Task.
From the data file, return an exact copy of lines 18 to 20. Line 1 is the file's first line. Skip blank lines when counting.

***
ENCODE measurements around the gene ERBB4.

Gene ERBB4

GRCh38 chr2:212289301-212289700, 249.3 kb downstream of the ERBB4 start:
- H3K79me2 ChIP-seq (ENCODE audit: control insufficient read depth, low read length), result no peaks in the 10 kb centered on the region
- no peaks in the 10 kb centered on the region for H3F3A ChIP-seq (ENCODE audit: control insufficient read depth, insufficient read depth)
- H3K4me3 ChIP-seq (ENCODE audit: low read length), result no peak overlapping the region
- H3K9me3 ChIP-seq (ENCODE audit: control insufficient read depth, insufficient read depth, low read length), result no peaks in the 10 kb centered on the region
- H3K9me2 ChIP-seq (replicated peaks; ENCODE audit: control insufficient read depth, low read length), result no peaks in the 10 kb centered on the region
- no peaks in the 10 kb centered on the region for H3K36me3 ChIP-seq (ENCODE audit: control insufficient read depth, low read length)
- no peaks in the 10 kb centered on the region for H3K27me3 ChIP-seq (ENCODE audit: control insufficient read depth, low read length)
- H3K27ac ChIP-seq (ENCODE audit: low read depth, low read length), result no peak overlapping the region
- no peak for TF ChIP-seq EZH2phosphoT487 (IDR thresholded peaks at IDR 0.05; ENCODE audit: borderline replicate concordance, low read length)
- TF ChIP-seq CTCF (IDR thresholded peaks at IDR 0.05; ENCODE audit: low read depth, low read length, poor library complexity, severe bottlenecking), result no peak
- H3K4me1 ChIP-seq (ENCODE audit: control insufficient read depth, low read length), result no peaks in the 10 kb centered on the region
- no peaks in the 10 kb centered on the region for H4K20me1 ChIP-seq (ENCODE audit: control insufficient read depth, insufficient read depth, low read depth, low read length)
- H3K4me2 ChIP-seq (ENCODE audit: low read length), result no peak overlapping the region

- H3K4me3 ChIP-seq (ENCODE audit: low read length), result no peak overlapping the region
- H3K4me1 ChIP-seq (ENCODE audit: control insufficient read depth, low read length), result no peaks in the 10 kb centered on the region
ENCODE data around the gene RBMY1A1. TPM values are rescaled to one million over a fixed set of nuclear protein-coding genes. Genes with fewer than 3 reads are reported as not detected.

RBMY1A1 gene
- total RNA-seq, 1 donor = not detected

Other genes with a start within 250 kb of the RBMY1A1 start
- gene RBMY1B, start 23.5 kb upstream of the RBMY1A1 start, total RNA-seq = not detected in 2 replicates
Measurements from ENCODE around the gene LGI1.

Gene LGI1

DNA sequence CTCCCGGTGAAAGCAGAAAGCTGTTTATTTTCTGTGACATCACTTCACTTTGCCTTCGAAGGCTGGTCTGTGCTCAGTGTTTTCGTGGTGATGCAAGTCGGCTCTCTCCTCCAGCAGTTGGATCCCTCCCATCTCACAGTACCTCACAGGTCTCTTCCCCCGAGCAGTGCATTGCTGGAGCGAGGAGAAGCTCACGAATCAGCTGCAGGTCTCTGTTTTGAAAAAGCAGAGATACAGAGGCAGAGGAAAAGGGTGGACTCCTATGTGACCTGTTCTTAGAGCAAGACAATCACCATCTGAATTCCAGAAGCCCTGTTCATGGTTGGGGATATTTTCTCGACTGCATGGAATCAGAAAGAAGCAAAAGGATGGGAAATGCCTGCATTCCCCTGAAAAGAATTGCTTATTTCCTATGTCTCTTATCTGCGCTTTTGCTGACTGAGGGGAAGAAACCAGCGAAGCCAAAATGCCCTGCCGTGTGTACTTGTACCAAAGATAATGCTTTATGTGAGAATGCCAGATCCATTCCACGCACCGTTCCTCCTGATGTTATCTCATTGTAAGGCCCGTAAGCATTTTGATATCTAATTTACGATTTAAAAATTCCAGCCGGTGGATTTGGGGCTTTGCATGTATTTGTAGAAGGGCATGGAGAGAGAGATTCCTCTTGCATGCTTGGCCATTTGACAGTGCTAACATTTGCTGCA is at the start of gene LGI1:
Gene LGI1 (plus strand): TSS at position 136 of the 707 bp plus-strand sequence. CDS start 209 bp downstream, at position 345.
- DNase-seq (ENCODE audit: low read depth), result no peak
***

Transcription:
- H3K4me1 ChIP-seq (ENCODE audit: control insufficient read depth, low read length), result no peaks in the 10 kb centered on the region
ENCODE data around the gene RBMY1A1. TPM values are rescaled to one million over a fixed set of nuclear protein-coding genes. Genes with fewer than 3 reads are reported as not detected.

RBMY1A1 gene